Draco: Bringing Illustration to Life with Kinetic Textures

When you think of the word “illustration” your mind conjures up a flat still life drawing or it may even give movement to that image in the form of an animation. Historically animations have been created by creating series of images by hand and then ordering them in such a manner that when the images are shown in succession at high speeds they create a moving picture. Technology has advanced significantly since the days of Émile Cohl’s first animated motion pictures but there is still a uniquely complicated method for creating animations. However a new project from Autodesk Research is re-imagining the way the world animation works by bring illustrations to life with kinetic textures with Draco. At first glance the image below appears to be your typical run of the mill gif, however, it is anything but.

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The image above was created using Draco, a revolutionary new way to bring illustrations to life in a user-friendly, intuitive manner. Draco was pioneered by Rubaiat Habib, Fanny Chevalier, Tovi Grossman, Shengdong Zhao  and George Fitzmaurice as means to revolutionize the way illustrators and animators work as the demand for static illustrations falls and the demand for moving images increases.

For years the very nature of illustration has lent itself to pen and paper and there has been no means for animators and illustrators to brainstorm ideas outside of their sketchbook and virtually no way for them to quickly conceptualize animated scenes. Unsatisfied with this proposition the researchers Autodesk teamed up with artists to create a unique drawing experience and user interface that allows you to not only draw your images but bring them to life in a few easy steps.

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The image above shows how easy it is to manipulate your “static” image and to create an animation effect using Draco’s kinetic textures. To begin the user simply draws the sample objects (a), then directly sketches the motion path (b). An “emitting texture” is automatically created with a default (blue) emitter, perpendicular to the motion path (c). The user then sketches additional motion paths in order to spread out the bubbles (d). Finally, she uses the motion profile widget (e) to adjust the scale (f) and the velocity profiles (g), so that the bubbles grow and decelerate as they move away from the emitter.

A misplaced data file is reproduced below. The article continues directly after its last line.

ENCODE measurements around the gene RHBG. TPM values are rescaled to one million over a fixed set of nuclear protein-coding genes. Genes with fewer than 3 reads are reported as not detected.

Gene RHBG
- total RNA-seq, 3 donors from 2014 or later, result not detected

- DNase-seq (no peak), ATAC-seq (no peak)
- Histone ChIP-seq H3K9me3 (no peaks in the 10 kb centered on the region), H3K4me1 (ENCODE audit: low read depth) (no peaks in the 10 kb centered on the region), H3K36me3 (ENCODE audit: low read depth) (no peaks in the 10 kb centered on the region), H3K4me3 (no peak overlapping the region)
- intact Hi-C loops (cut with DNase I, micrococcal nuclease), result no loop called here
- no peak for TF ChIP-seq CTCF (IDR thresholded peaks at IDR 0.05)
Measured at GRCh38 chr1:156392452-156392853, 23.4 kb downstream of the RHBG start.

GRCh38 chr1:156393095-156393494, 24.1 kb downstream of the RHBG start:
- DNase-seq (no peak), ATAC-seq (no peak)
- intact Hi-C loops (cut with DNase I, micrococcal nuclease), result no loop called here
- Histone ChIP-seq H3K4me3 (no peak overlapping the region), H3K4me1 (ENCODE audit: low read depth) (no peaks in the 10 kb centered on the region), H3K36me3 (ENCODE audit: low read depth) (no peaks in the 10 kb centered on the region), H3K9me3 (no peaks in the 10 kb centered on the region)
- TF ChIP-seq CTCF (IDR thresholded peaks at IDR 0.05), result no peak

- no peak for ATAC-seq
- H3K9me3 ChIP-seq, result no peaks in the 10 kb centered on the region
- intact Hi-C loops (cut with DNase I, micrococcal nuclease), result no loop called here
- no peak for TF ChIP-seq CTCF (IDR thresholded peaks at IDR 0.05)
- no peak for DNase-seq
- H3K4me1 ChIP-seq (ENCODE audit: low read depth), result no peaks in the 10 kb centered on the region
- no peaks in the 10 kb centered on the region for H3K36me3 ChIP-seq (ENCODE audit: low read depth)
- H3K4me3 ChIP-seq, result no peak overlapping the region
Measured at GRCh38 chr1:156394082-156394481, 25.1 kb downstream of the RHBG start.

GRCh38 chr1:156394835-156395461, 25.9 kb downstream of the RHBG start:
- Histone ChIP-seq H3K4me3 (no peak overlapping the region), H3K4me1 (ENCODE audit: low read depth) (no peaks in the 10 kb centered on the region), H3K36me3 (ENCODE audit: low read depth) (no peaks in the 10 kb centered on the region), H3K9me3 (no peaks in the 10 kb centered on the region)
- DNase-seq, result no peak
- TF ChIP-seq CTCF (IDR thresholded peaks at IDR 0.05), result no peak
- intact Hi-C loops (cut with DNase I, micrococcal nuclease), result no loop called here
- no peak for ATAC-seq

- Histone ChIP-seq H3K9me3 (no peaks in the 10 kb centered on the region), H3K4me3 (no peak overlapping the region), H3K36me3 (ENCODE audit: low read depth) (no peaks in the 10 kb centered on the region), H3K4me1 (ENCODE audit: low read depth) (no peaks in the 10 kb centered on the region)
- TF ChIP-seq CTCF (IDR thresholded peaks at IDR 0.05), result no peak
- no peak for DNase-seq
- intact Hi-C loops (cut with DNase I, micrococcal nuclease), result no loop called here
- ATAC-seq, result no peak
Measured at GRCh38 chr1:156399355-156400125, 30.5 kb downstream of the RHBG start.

ezgif-save_skyOne of team Draco’s favorite parts of creating this project was the variety of ways in which artists used Draco to create unique motion paths that were outside of what they even initially considered when working on this project.

Tovi Grossman, one of Draco’s project leads, expressed that the most exciting thing to him was to watch the artists use Draco and how quickly they picked up the processes behind working with Draco without extensive training and the the art they were creating like the lightning filled sky above brought forth a bevy of new ideas for how to continue expanding Draco’s capabilities.

In the pipeline for Draco are a number of potential improvements including the manipulation single objects instead of groups, enhanced work flows, and even an iPad app for illustrating with kinetic textures on the go! This is one technology you are going to want to keep your eye on! Check out the video below to see Draco in action and if you’re in Toronto for ACM’s CHI 2014 Conference be sure to check out Team Draco’s official unveiling and presentation of Draco!

Currently Draco is a fully functioning conceptual idea for bringing static images to life using kinetic textures. The researchers and designers behind Draco have been awarded a prestigious CHI Honorable Mention for their paper chronicling the development and design of Draco.

 

HOW Design LiveFor more great ways to improve your work and learn about other products in the design industry check out Matthew Richmond’s talk “Tools of the Trade” at HOW Design Live May 12-16 in Boston!

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